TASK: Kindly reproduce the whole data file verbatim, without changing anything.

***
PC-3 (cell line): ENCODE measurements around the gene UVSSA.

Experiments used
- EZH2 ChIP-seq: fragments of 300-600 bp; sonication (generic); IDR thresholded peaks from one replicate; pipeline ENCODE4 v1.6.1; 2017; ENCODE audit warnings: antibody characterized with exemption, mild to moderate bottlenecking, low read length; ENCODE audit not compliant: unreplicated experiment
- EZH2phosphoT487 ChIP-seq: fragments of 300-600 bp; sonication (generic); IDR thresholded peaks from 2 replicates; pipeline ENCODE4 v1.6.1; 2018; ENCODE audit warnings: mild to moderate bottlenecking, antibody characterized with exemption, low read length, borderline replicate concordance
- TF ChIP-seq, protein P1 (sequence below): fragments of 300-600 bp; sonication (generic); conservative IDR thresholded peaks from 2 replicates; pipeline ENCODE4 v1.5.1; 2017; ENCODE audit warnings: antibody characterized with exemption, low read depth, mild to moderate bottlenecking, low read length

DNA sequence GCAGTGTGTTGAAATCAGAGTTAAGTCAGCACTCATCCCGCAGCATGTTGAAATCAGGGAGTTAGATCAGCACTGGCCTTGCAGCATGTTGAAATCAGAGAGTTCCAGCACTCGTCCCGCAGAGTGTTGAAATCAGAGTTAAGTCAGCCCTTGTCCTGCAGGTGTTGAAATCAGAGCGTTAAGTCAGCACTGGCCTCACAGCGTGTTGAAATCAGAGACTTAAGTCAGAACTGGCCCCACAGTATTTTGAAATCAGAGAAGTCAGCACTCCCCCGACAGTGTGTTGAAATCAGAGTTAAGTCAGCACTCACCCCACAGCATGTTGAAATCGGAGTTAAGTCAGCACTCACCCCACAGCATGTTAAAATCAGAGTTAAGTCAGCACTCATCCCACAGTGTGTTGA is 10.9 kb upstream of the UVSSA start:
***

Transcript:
PC-3 (cell line): ENCODE measurements around the gene UVSSA.

Experiments used
- EZH2 ChIP-seq: fragments of 300-600 bp; sonication (generic); IDR thresholded peaks from one replicate; pipeline ENCODE4 v1.6.1; 2017; ENCODE audit warnings: antibody characterized with exemption, mild to moderate bottlenecking, low read length; ENCODE audit not compliant: unreplicated experiment
- EZH2phosphoT487 ChIP-seq: fragments of 300-600 bp; sonication (generic); IDR thresholded peaks from 2 replicates; pipeline ENCODE4 v1.6.1; 2018; ENCODE audit warnings: mild to moderate bottlenecking, antibody characterized with exemption, low read length, borderline replicate concordance
- TF ChIP-seq, protein P1 (sequence below): fragments of 300-600 bp; sonication (generic); conservative IDR thresholded peaks from 2 replicates; pipeline ENCODE4 v1.5.1; 2017; ENCODE audit warnings: antibody characterized with exemption, low read depth, mild to moderate bottlenecking, low read length

DNA sequence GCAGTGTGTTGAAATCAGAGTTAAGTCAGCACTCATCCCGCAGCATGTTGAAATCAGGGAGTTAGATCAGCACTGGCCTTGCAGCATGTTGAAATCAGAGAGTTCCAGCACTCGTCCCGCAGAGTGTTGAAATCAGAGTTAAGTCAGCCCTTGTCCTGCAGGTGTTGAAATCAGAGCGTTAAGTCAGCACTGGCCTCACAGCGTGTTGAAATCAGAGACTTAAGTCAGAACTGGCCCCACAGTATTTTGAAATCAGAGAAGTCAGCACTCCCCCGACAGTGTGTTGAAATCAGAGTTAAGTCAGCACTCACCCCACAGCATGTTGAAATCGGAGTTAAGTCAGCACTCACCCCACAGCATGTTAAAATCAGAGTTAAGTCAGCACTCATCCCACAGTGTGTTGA is 10.9 kb upstream of the UVSSA start: